His decisions have all been appalling,
Thanks, Mijnheer Duchatelet.
And with the third division calling
I wish, I wish he'd go away.

His skin is like that of a rhino:
Pachyderm Duchatelet.
He's mad. He thinks all's fine. Oh
How I wish he'd go away.

He surely can't ignore forever
The hatred that we send his way
And one day, better late than never,
We'll say Adieu Duchatelet.

24 April 2016

Charlton 1 Brighton 3

It's my unimaginative habit to use the scoreline as the title of match review postings, and I'm stuck with it, but I had to think for a moment what the score was yesterday. Another heavy defeat - the 14th time this season Charlton have conceded 3 or more - was irrelevant to the home fans, who gladly saw the points go to a Brighton team whose supporters were magnificent in joining in with the protests.


The fires of protest had been stoked in the morning by the revelation that in January Katrien Meire had drawn up an agreement for Chris Solly to go on loan to Gillingham for the rest of the season; an agreement that he had flatly rejected. Funnily enough he wasn't in the squad. Presumably he was sat on the naughty step with Stephen Henderson, with a space saved for Johnnie Jackson, in the squad but not used. His manner on the touchline was silently eloquent, though, making it clear he supports the aim of the protest. He's made a very public commitment to being at the club next year, making it defiantly clear that if he isn't, it won't be by his choice.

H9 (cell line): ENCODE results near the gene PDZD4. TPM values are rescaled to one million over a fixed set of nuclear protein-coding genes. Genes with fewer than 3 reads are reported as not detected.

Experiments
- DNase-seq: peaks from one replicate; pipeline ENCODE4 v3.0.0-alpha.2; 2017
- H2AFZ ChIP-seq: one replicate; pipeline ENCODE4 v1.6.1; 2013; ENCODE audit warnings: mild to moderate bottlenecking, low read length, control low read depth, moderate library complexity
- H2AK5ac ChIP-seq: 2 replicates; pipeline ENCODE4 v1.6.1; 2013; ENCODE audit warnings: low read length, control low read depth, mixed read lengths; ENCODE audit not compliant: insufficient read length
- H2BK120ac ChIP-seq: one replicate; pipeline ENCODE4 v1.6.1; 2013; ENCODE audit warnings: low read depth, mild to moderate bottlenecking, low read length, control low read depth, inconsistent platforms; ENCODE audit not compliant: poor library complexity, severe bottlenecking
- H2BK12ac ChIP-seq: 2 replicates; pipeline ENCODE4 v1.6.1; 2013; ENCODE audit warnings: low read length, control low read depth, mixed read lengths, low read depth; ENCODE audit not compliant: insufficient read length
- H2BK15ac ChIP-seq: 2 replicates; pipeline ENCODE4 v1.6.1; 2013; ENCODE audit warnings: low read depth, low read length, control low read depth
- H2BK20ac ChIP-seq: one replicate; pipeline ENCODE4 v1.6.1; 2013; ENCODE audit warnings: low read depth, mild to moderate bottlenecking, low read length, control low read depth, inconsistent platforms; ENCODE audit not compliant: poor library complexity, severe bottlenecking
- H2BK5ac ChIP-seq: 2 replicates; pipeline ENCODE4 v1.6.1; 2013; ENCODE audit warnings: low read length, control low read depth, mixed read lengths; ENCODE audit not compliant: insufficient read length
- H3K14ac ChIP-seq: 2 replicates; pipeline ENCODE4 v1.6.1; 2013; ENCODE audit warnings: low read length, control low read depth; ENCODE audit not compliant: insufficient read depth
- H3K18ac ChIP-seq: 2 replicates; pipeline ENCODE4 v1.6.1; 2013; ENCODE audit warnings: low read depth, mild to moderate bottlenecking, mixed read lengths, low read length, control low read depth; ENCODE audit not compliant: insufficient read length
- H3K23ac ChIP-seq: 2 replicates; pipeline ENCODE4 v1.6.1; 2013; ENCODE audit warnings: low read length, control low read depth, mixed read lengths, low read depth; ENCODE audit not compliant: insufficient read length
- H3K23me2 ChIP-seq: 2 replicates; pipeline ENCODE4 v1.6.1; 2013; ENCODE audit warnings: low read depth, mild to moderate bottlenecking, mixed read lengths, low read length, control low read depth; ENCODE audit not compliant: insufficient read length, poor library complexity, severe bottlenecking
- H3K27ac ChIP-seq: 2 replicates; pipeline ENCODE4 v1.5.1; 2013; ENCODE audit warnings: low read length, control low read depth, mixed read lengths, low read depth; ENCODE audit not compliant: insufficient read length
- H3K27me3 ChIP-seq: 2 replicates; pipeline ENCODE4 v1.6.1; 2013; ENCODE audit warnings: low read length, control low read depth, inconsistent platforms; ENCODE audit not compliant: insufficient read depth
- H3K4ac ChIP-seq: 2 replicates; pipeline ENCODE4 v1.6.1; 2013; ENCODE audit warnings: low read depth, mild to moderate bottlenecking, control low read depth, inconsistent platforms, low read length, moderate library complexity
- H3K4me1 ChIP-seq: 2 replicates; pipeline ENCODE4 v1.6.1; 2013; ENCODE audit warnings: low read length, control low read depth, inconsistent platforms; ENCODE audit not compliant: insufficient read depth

I'm fairly sure Duchatelet would like to get rid of him, but Jackson's statement has made that a deeply poisonous action. Doesn't mean he won't do it, of course. Every day Katrien Meire remains in her job is an insult, but there she is, grinning unscathed while she wrecks the club. Every game that Duchatelet doesn't attend is an insult, but there he isn't, once again.